Tweeting and blogging about...dentistry? Don't laugh–Dr. Michael Sinkin said it's added patients to his Manhattan practice.
While Web networking may be like pulling teeth to scores of reluctant professionals and small business owners unwilling to spend the time, Sinkin has used it to build his practice–as have countless other businesses.
For example: VaBang!, a modern dance company based in New York and San Francisco that uses Facebook to communicate and build its fan and audience base, or Bambola Beauty, a skincare center on the Upper East Side, which posts beauty tips on Facebook and Twitter to market its products. YouTube is the tool of choice for Acento Group, a consulting and marketing agency in Tribeca.
What have these small businesses discovered?
Fans, followers and blog readers become brand evangelists, spreading content for them. By engaging customers and potential customers, these companies have found a new marketing venue–and a resource to build sales.
FLOSS DAILY, TWEET DAILY
Sinkin's tweets and blog posts about dentistry, as well as his musings on human behavior, have added new patients to his practice. He estimated about a dozen or so in the last three months "between the combination of my website, Facebook and Twitter."
Sinkin, 53, who operates a solo practice with a staff of seven, said, "Social media is a way to reach out so that more people are exposed to you personally. You engage them and they become curious and check me out on my website," he added. "They've already had an introduction to me with Twitter and Facebook. It's a virtual conversation, but a conversation nonetheless. You tweak their interest, and they look me up on my website, and that's when they call for an appointment."
Sinkin recalled how the first patient he found through Twitter became a regular.
"She sent out a tweet saying, 'I just left another dentist and I'm still in pain.' Someone recommended me, and I tweeted her. She came in and I cured her pain."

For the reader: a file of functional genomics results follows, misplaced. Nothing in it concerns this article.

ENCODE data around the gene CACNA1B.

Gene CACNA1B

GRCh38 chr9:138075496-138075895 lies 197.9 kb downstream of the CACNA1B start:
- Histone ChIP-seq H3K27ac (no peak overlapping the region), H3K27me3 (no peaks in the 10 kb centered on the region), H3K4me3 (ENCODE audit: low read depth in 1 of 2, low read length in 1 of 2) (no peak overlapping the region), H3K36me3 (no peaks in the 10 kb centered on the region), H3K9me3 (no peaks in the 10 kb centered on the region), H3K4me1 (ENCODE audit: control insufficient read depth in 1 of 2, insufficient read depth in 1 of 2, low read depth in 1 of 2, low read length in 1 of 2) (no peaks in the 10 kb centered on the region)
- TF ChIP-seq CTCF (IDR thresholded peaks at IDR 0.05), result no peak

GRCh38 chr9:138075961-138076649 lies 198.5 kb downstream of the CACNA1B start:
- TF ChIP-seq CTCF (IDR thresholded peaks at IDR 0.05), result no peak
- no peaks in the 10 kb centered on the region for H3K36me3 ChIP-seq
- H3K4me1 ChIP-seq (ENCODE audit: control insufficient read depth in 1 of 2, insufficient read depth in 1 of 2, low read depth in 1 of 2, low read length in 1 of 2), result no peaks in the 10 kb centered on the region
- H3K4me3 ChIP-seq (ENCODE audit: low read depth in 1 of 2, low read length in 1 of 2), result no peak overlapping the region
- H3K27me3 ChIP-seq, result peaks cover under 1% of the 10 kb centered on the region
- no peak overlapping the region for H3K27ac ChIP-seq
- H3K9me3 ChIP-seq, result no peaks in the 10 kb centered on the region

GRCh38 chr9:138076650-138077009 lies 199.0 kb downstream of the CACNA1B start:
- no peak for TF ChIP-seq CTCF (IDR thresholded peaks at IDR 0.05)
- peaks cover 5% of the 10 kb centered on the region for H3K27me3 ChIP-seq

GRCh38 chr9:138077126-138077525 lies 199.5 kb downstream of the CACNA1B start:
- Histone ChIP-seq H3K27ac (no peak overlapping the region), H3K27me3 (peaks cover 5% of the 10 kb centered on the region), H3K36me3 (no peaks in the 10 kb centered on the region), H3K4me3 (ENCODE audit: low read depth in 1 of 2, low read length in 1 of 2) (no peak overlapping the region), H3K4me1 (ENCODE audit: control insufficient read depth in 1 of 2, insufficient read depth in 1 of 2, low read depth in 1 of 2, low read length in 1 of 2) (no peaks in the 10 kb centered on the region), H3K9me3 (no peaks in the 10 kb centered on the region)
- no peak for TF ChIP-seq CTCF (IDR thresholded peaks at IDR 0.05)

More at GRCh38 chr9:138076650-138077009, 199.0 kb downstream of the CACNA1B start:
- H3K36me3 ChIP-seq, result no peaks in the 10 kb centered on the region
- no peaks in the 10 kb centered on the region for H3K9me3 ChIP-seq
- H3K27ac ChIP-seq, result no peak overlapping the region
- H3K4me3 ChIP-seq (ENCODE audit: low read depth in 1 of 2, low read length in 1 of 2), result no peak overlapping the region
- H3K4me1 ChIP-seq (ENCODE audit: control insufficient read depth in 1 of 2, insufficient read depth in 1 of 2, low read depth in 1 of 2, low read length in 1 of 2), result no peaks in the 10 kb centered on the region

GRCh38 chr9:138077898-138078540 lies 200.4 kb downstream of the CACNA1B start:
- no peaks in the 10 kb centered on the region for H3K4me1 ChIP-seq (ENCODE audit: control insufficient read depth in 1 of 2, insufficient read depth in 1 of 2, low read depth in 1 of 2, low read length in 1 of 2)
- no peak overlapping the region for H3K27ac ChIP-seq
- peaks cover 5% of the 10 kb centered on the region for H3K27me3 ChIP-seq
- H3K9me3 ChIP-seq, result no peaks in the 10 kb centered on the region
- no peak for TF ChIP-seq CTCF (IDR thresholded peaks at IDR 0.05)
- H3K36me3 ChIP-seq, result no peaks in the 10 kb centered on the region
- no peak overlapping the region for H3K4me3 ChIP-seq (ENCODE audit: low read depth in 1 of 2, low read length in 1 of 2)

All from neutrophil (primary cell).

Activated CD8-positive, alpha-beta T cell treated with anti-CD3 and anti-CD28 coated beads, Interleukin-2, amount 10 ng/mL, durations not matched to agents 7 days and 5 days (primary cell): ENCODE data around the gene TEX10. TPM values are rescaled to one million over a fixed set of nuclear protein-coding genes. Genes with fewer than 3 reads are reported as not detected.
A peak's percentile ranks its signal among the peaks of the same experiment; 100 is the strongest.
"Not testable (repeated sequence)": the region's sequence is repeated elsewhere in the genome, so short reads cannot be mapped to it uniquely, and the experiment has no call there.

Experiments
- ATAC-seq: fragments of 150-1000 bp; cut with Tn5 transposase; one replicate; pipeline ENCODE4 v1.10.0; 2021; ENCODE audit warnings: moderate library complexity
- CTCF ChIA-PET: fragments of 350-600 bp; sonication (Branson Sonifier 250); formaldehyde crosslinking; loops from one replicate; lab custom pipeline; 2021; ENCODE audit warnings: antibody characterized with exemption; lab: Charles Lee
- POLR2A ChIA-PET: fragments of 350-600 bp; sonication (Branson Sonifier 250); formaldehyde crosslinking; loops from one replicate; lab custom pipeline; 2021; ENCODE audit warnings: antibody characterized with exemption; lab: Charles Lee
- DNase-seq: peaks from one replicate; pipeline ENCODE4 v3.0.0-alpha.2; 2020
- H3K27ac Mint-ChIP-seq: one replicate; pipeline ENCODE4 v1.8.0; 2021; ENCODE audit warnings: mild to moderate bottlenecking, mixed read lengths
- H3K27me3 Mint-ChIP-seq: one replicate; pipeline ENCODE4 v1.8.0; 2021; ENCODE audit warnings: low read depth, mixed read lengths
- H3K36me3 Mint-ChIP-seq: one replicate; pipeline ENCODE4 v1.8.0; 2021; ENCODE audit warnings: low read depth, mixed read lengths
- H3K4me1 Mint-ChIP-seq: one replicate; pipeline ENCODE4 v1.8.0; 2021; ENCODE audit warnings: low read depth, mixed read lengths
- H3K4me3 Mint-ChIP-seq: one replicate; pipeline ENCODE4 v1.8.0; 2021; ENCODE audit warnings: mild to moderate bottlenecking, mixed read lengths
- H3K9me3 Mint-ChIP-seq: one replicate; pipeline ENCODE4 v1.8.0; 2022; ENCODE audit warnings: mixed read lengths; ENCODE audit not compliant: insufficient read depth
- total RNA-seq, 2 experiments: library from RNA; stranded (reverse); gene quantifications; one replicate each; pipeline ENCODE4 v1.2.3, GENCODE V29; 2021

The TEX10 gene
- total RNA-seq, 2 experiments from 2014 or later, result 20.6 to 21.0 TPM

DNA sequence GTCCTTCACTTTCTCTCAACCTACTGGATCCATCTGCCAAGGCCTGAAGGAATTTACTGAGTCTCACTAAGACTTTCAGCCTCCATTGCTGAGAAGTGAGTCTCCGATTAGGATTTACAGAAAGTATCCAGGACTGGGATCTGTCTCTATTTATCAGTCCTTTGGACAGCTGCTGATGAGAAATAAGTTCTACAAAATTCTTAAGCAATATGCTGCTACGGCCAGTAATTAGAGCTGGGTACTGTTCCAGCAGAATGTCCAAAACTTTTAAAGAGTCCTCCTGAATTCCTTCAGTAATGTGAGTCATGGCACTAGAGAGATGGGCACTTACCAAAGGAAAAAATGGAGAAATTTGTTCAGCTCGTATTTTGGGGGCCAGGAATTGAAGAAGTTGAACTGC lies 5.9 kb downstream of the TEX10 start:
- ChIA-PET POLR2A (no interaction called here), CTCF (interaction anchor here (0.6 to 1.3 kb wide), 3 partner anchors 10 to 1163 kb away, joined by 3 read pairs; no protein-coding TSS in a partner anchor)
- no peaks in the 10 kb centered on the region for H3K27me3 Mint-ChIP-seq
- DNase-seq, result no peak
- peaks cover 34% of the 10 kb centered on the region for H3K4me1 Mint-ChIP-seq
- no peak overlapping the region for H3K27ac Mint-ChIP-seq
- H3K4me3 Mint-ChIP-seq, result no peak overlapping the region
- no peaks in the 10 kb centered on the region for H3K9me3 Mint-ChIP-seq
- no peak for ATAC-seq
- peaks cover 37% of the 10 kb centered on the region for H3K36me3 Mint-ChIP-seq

After she left his East Side office, Sinkin called to check on her, and she repaid his attentiveness.
"She tweeted about her experience: 'You're not going to believe this, but my dentist called just to see how I was doing. That's never happened before.' "
Sinkin uses the Web frequently to reinforce his advice to patients with anecdotes. When President Obama casually mentioned the importance of flossing in a speech this summer, Sinkin moved fast.
"Even the President agrees about the importance of flossing," he wrote on Twitter.
To keep his content fresh, Sinkin transitions from patient to keyboard constantly.
"If you do a Google search, in addition to his website and blogs, you also see his Facebook and Twitter updates," said Betsy Kent, Sinkin's media specialist. "Facebook and Twitter increase his Internet footprint."
THE YOUTUBE CHANNEL
Sick of scoring a C with Hispanic shoppers?
Tune into Acento Group's "Moments to CultuRise," which the company said is the first regular YouTube report that conveys up-to-date cultural and business intelligence on the fast-growing Hispanic market.
"We use YouTube as a place of relevant business conversation, where we have decided to lead the conversation with what we know best - cultural and business intelligence," said Liliana Gil, 33, managing partner and host of the show.
The channel has been instrumental connecting clients to major trade publications, blogs and other media. For example, HispanicAd.com, an advertising news and information site, distributes its content and videos to scores of marketing execs nationwide.
Content from Acento, which was founded in 2008 and is based in Tribeca, has enticed major businesses like publishing giant Meredith (Ladies' Home Journal, More, Better Homes and Gardens, Parents, American Baby, as well as the Spanish-language women's magazine, Siempre Mujer) and organizations like the NBA to reach out to Acento for expertise and advice on how to best reach the Hispanic market.